Sunflower Power

Let's count the ways to enjoy this stately flower.

| July/August 2008

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  • SFPOImage4 Esther Gehrig
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    Harvesting sunflowers in summer's heat.
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  • SFPOImage6 Paulson
  • SFPOImage5 Sierra

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Many a traveler has sighed at the sight of a field of golden sunflowers waving in the breeze. And it’s very likely that the traveler has a bag of sunflower seeds in the car. Whole sunflower seeds are a great summertime travel snack. But it doesn’t stop there. The ways sunflower seeds find their way into our diets are many.

Sunflower seed butter spread on toast, roasted kernels sprinkled on salad, bread made with kernels nestled in the dough or pressed into the top of a loaf. The possibilities are endless.

Farmers grow two types of food sunflowers. Small black seeds, used primarily for cooking oil, represent 75 to 80 percent of the market. The larger striped “confectionary” seeds go for foods ranging from snacks to breads.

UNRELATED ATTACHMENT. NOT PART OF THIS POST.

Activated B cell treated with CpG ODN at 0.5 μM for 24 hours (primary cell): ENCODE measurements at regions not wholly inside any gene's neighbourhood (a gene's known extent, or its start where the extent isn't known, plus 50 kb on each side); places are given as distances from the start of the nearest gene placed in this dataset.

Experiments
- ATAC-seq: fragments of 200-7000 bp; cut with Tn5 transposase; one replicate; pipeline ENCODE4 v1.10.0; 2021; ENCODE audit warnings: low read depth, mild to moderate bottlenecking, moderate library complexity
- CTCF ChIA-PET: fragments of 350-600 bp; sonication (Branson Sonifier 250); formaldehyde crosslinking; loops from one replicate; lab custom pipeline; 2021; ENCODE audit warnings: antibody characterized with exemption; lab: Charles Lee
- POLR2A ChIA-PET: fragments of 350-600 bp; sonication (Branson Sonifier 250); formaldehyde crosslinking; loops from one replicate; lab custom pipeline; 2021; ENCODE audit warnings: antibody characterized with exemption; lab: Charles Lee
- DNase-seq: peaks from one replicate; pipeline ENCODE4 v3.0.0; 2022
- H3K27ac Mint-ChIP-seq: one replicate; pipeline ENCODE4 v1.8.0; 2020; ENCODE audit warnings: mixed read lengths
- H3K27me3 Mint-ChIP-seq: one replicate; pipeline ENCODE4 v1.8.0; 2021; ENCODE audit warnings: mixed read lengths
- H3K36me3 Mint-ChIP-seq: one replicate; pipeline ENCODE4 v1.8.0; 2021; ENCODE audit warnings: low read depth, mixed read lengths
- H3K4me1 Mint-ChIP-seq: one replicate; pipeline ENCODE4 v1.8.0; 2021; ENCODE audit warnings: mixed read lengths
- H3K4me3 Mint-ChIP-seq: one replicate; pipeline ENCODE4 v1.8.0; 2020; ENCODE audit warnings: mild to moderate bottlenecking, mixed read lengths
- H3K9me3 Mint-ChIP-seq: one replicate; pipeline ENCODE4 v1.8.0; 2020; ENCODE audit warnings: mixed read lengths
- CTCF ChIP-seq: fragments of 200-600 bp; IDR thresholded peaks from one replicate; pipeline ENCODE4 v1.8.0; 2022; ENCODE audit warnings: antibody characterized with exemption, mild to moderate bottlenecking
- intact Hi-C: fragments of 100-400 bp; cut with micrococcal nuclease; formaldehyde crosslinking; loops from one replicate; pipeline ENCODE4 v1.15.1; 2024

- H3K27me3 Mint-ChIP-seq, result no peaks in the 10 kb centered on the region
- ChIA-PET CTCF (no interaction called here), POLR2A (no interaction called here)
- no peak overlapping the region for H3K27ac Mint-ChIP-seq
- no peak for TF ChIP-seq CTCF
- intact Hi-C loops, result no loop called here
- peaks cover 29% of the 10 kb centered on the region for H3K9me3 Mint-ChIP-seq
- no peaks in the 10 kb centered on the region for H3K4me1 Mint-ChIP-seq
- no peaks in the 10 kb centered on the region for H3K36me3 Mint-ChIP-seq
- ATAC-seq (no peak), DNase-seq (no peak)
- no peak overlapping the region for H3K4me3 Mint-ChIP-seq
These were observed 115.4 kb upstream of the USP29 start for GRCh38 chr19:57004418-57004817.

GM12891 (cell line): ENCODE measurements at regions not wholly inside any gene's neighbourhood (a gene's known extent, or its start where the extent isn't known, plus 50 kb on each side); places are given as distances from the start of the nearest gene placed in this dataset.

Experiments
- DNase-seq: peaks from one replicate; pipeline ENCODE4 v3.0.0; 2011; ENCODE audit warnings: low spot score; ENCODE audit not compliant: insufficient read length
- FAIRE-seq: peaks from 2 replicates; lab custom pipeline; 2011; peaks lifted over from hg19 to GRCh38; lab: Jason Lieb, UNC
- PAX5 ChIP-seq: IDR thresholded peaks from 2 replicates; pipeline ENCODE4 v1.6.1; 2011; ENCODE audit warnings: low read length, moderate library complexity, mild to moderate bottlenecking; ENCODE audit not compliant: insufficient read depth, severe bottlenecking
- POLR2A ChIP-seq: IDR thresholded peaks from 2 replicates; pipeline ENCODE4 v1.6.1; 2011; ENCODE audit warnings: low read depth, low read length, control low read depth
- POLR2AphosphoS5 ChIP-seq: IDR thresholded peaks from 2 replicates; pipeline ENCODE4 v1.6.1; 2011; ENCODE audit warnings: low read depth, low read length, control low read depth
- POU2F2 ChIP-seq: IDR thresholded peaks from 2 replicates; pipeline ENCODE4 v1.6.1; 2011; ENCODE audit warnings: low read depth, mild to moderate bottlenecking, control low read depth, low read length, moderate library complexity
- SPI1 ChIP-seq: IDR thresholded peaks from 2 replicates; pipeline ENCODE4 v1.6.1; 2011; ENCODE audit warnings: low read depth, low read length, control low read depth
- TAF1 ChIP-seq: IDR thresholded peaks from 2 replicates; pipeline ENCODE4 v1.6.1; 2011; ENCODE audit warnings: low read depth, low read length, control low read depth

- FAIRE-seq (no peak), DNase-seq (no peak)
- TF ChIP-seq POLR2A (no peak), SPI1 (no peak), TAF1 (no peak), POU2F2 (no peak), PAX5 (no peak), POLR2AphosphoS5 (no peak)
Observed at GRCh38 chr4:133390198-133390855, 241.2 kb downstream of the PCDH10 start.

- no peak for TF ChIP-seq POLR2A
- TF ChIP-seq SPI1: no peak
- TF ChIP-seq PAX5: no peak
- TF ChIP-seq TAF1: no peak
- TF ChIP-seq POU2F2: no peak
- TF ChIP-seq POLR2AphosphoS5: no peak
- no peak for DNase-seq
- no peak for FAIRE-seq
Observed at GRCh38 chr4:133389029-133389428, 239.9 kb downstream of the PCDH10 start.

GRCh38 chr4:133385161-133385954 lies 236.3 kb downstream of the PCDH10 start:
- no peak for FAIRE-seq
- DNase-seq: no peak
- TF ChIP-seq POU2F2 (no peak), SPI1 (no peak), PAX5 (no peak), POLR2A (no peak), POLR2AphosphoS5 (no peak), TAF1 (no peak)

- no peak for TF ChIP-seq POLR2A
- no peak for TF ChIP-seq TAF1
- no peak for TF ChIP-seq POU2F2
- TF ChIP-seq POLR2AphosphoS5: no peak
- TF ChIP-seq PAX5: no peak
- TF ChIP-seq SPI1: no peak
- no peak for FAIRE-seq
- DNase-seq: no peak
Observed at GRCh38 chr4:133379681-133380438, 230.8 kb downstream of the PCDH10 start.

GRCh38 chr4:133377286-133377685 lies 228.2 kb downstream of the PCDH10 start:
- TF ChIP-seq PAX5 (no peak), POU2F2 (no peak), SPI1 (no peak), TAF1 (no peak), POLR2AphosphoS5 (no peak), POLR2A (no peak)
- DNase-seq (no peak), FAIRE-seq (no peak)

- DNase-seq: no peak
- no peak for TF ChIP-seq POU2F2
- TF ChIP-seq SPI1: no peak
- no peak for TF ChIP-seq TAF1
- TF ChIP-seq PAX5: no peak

There’s demand for both, experts say, but you have to be a lot more diligent with insect control on confectionaries. As Goodland, Kansas, farmer Steve Evert bluntly puts it, “When you bite into a sunflower seed, you don’t like to bite into a bug.”

Smooth and creamy

Sunflower butter is working its way to health and grocery stores near you. “It tastes like roasted sunflower seeds, with peanut butter consistency,” says Mike Williams, general manager of Red River Commodities in Lubbock, Texas. “I like to stir a spoonful into my oatmeal in the morning; it just adds to the flavor.”

Sunflower butter doesn’t carry the allergens that peanut butter does and is high in Vitamin E. Even school districts are showing increasing interest, Williams says. Twelve states now include this product in school lunch programs.

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